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Yes, things were far from perfect in the Sixties, but civil rights campaigners didn't kill innocent people


Belfast Telegraph letters to the Editor

Belfast Telegraph letters to the Editor

Belfast Telegraph letters to the Editor

I presume Gerry Adams' comments comparing Catholic nationalists to African American civil rights campaigners is meant for his American audience, ignorant of the real facts.

As a Protestant from a working-class unionist background, what voting rights had I that Gerry was denied?

My father, who died at 54 from ill-health contracted while serving in the Royal Navy on Atlantic and Russian convoys, worked after the war as a corporation bus driver.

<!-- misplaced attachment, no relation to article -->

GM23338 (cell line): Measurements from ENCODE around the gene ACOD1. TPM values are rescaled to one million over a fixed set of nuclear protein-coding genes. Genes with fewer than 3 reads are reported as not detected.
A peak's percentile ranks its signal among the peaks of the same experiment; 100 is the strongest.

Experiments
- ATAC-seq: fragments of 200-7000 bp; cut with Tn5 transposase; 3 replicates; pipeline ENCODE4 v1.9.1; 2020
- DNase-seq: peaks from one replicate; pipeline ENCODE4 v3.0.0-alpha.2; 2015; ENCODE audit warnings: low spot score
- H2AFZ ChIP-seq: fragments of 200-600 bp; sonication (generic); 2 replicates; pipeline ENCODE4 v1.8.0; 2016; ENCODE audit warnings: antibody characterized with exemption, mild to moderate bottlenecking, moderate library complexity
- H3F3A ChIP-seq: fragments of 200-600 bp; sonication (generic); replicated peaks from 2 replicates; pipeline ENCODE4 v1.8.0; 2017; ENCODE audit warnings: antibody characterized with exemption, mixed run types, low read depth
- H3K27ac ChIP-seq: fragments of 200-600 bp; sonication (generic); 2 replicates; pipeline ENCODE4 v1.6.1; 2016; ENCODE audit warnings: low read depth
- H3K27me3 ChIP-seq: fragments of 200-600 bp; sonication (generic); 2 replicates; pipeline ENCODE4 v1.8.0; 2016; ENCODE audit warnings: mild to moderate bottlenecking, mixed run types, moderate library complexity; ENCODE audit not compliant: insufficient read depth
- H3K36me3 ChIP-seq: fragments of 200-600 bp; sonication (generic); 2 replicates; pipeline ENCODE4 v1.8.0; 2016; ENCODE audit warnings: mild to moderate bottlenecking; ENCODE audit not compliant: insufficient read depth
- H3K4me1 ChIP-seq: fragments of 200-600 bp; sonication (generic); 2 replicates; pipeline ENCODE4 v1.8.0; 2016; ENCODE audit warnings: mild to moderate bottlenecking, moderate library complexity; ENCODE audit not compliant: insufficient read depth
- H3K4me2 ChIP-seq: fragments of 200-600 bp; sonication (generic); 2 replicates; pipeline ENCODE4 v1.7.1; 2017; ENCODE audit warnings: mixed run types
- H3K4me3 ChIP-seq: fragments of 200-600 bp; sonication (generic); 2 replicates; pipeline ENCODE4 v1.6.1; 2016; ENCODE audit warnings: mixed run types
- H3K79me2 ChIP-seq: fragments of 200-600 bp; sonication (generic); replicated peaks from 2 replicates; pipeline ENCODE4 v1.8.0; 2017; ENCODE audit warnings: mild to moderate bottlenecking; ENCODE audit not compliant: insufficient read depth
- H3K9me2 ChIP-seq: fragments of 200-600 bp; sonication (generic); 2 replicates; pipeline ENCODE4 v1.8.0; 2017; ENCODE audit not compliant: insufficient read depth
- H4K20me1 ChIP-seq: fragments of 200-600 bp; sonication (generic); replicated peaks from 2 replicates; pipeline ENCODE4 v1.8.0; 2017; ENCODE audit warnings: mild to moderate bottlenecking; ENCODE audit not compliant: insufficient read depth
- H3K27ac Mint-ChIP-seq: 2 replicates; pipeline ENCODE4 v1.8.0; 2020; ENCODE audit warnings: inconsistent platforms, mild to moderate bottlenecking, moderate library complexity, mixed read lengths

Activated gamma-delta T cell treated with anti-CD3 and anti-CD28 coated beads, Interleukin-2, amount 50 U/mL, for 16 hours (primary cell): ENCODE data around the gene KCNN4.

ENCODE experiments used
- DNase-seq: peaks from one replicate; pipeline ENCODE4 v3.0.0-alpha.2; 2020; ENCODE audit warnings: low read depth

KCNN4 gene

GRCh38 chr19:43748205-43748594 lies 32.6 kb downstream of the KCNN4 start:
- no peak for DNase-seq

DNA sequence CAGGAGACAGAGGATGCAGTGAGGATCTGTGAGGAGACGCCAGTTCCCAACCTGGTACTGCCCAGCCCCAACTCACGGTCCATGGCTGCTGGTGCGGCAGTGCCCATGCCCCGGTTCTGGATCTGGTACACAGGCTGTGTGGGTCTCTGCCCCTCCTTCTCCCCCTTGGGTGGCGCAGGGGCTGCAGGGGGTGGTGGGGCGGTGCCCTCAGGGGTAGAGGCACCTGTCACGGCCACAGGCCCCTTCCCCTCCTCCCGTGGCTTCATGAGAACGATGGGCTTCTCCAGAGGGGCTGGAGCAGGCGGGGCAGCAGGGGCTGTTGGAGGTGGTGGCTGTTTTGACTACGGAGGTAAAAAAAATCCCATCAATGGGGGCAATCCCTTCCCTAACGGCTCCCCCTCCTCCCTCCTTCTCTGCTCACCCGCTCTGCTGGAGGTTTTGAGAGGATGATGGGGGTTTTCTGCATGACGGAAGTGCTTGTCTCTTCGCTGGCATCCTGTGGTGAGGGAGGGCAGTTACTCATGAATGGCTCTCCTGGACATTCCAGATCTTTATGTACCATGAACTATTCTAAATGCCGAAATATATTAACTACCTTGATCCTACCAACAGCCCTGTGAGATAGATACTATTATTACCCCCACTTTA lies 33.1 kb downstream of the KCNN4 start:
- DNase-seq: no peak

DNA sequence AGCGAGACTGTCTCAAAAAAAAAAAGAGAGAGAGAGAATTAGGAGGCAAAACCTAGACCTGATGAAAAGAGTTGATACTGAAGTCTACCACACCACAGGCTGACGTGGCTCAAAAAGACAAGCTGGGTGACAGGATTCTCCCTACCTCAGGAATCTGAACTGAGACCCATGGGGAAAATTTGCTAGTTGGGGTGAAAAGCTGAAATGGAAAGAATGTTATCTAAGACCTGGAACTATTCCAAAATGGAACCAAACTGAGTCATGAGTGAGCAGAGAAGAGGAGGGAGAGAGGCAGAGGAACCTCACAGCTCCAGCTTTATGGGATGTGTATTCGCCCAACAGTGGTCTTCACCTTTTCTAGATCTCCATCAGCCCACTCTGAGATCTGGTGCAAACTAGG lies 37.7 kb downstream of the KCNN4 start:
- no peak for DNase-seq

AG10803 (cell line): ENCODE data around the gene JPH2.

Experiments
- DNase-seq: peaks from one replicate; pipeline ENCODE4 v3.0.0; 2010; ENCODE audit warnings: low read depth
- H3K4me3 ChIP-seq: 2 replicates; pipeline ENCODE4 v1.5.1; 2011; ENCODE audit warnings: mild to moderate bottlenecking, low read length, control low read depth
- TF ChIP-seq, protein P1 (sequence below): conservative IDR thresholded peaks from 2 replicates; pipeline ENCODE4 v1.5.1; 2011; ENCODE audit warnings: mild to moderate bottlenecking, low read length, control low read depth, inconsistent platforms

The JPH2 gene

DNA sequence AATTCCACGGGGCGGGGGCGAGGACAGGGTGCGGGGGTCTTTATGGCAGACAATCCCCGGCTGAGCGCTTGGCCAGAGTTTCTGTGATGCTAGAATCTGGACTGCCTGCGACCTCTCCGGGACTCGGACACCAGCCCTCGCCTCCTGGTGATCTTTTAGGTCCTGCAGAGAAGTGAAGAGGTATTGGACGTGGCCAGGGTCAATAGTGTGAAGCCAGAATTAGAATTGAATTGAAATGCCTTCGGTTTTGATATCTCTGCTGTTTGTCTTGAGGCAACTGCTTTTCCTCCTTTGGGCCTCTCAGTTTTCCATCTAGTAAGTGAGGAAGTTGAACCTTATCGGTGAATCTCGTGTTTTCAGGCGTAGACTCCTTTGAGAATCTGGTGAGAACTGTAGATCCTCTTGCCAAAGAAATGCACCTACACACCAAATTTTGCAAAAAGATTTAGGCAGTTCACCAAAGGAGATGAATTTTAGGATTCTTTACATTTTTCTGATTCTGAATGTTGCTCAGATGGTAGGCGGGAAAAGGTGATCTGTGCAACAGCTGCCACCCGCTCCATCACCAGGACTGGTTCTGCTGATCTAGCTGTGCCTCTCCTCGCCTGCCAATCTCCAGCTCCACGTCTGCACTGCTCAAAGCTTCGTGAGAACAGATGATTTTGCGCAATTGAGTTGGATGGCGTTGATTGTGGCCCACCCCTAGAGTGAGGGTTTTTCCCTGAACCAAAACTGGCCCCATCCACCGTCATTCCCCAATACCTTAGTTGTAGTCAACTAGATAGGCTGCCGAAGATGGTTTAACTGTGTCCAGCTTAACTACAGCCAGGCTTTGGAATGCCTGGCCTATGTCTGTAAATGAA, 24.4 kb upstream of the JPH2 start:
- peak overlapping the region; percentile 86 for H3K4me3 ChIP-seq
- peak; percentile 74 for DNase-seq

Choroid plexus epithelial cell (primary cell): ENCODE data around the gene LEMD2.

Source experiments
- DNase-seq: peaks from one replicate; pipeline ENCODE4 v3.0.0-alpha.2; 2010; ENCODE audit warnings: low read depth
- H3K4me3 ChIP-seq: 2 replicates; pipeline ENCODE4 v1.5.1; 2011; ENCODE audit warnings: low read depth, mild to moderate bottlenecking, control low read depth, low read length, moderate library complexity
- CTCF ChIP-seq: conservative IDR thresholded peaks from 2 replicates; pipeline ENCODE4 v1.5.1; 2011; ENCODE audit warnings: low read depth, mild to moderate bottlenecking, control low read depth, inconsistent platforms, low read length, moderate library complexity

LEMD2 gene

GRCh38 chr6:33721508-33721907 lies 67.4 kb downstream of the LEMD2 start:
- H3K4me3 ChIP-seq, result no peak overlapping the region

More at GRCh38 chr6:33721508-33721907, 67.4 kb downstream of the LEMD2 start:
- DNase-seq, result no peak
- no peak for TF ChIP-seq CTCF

His conductor and friend was a Catholic nationalist, as was the next conductor who replaced him. Same job, Gerry. He waited five years for a house after the war. Our neighbours on either side were both Catholic. Same houses, Gerry.

Ballymurphy, where Gerry lived, was a modern housing development, almost entirely occupied by nationalists. Several of my friends, Catholics, served their apprenticeships in Short Brothers in the Sixties. A number of my current Catholic friends are retired teachers and other professions - all educated in the Sixties.

No one would deny that there were certainly things that needed putting right, Gerry. But when Martin Luther King and Rosa Parks stood up for themselves, they didn't murder their innocent neighbours, or "disappear" mothers-of-10 to make their point.


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Ballyclare, Co Antrim